Thursday, November 10th 2011

Everything You Need To Know About GeForce GTX 560 Ti 448 Cores

On the 29th of this month, NVIDIA will launch its newest graphics card SKU, the GeForce GTX 560 Ti 448 Cores. We got our first sniff of it last month. Today we present to you all the specifications that matter: clock speeds, voltages, device IDs, etc., but first a brief history. NVIDIA launched the original GeForce GTX 560 Ti back in January, based on its spanking new GF114 silicon. It packed 384 CUDA cores, a 256-bit wide GDDR5 memory interface, 1 GB of memory, high clock speeds, and fairly decent overclocking potential. AMD's Radeon HD 6870 was "pwned" (NVIDIA's words). But then, AMD managed to work closely with its partners to create a 1 GB version of its Radeon HD 6950 graphics card. Coupled with diligent component cost balancing, AMD was able to neuter GTX 560 Ti to a good extant. With the upcoming winter shopping season, NVIDIA does not want to take any chances with its competitiveness in the $250-ish "sweetspot" segment, and hence it had to redesign the GTX 560 Ti.

The new GeForce GTX 560 Ti will come with "448 Cores" brand extension, and as it suggests, the GPU now has 448 CUDA cores as opposed to 384 cores on the original. The new SKU will use the same silicon on which the GTX 570, GTX 580, and dual-GPU GTX 590 are based: GF110. The chip will carry the marking "GF110-270-A1". Apart from the 448 CUDA cores, the new SKU will have a memory bus width of 320-bit, and standard memory amount of 1280 MB, just like the GTX 570. The GTX 560 Ti Core 448 has clock speeds of 732 MHz core, 1464 MHz CUDA cores or shaders, and 950 MHz actual (1900 MHz DDR, or 3.80 GHz GDDR5 effective) memory clock speed. So the only thing that sets the new GTX 560 Ti 448 Cores from GTX 570 is the CUDA core count (448 vs. 480 on the GTX 570).
Moving on to core voltage NVVDD, the GTX 560 Ti 448 Cores has a similar range to the GTX 570, that's 0.950V to 1.100V ± 1%. The card will draw power from two 6-pin connectors. It's not likely that there will be a NVIDIA-reference board design, but even if there is, it will use a cost-effective cooler, similar to EVGA's GTX 570 HD. As for price, SweClockers suggests that it would be exactly in the middle of the price points GTX 560 Ti 384 cores and GTX 570 occupy.Source: SweClockers

Update: After our post on Nov 08, we realised our table could ruffle some feathers at NVIDIA. So we momentarily took the story down and waited for some other source to post news with information resembling ours (yet not citing us). We could count on our pals at SweClockers for something like that.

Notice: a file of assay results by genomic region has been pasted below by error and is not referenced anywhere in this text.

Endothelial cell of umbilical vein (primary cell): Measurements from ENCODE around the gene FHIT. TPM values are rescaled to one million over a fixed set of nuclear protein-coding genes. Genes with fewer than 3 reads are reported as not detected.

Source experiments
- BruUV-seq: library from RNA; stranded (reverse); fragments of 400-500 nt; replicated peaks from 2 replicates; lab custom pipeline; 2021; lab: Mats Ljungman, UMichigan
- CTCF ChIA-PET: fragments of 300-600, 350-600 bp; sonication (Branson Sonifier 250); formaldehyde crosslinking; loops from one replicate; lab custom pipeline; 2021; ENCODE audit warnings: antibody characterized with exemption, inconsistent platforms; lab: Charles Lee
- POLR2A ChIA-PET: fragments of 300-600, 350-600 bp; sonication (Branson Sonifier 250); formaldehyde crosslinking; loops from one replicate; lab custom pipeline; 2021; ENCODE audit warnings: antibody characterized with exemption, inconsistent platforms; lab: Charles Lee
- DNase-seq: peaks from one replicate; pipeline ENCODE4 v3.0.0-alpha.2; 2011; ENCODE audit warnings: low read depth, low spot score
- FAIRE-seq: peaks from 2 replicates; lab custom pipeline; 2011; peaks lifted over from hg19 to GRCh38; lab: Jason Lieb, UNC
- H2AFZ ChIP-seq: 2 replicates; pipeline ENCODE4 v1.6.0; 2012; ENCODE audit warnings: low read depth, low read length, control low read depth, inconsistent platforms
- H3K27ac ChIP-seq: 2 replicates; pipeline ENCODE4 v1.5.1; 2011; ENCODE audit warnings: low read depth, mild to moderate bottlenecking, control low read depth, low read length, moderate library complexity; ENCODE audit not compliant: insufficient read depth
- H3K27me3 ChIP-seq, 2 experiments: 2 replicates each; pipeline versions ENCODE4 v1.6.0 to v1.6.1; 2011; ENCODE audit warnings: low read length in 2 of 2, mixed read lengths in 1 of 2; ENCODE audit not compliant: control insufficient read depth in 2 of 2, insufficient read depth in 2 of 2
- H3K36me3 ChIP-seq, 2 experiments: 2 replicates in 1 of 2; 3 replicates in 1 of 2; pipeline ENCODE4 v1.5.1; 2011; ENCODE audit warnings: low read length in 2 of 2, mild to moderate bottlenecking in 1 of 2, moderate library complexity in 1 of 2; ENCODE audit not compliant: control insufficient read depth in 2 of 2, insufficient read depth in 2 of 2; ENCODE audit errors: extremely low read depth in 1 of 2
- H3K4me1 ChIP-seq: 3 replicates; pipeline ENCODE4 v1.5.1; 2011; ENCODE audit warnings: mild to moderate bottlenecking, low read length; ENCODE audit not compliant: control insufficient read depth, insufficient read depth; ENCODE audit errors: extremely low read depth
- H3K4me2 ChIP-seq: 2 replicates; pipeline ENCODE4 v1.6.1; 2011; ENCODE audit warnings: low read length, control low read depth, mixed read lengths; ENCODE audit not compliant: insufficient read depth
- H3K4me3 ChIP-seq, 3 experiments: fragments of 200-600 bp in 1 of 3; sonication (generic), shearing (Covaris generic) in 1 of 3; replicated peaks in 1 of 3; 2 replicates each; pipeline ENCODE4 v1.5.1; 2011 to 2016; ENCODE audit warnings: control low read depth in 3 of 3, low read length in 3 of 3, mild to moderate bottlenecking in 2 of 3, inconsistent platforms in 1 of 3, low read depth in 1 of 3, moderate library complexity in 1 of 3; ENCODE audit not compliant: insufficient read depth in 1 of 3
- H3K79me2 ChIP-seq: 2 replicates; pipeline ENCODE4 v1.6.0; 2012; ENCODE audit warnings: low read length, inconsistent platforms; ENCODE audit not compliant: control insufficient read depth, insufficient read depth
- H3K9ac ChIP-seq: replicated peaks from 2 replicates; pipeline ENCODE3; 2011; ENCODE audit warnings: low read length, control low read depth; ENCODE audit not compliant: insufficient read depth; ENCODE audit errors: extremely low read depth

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38 Comments on Everything You Need To Know About GeForce GTX 560 Ti 448 Cores

#1
newtekie1
Semi-Retired Folder
devguy said:
This is the nVidia thing to do when the competition gets too fierce for a certain part.

1) 2900XT vs 8800GTS 640 - The 8800GTS was the better performer when the 2900XT launched, but better drivers from AMD eventually led to a match, and nVidia rereleased the 8800GTS with 112 shaders (but at least they told partners to label it the SSC edition)

2) 4870 vs GTX260 - The GTX260 launched first, and not expecting the powerful card that was the 4870 (which got even better with newer drivers), nVidia freaked out and rereleased the GTX260 with 216 shaders (no new name or suffix)

3) Now the same deal with the 1GB 6950 is freaking nVidia out as it is priced similarly to the GTX560 TI, and often is able to outperform it.

This tactic is certainly nice for people who purchase the card later in its lifetime, but it certainly is confusing, and I bet if I was an early adopter of these cards, I might be a little miffed by this.
1.) The SSC naming was an eVGA thing, it was not nVidia's, nVidia actually told its AIBs to not market the card as a 112SP version but they said the AIBs could use special edition type naming. The 112 shader version kept the 8800GTS 640MB name officially, the only way to know the difference was to look at the part number. And this was just a way to give the 8800GTS a secret boost and to sell of stock before the 8800GTS 512MB hit 2 months later. It wasn't really a responce to the X2900XT getting better, it was too late in the game to worry about that, and they had G92 to answer that calling.

2.) This was actually when nVidia used a new name, the GTX260 216 was the new name of the card, and was on every box that had a 216 shader GTX260.
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#2
Completely Bonkers
I'm disappointed TBH. After nearly a year of the current designs, I would have liked to see improvements in performance per x. x=watt, or shader, or $:

But if fails on all accounts, sadly. Look at those yesteryear power and performance figures! This thing has WORSE performance/$ than the 560Ti. What a flunker flop!



Bring on Moore's law! Bring on a new generation!
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#3
EastCoasthandle
Casecutter said:
How do you sell crippled "Cuda Core" chips without a new SKU?

As to unlocking, I don't recall any previous chips (aka GTX260 Core 216) allowing that. While if they where chips that had a full shader count available, Nvidia wouldn't go through the hassle of shut them off, along with going through the trouble of a new release? They’d just dump them on the AIB's and let them go into "de-contented" boards selling them for less but more profits. As for this GTX460 ti 448 version it sounds like what they’ll do to PCB and power section as the article said "It's not likely that there will be a NVIDIA-reference board design". So I read that as de-contented non-reference board and cooler, right there is approximate $25 savings.
They are preparing to compete with AMD's 7000 series. Until they are ready with their nextgen video cards they will realign their skus to look more competitive. They don't need to create a new sku if they were already ready with their nextgen part. That's the point I'm making here. Besides, they aren't using a reference board for it but using what they already have. That's not a savings, that finding a way to be more competitive with their competition during the later portion of this gen of cards.
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#4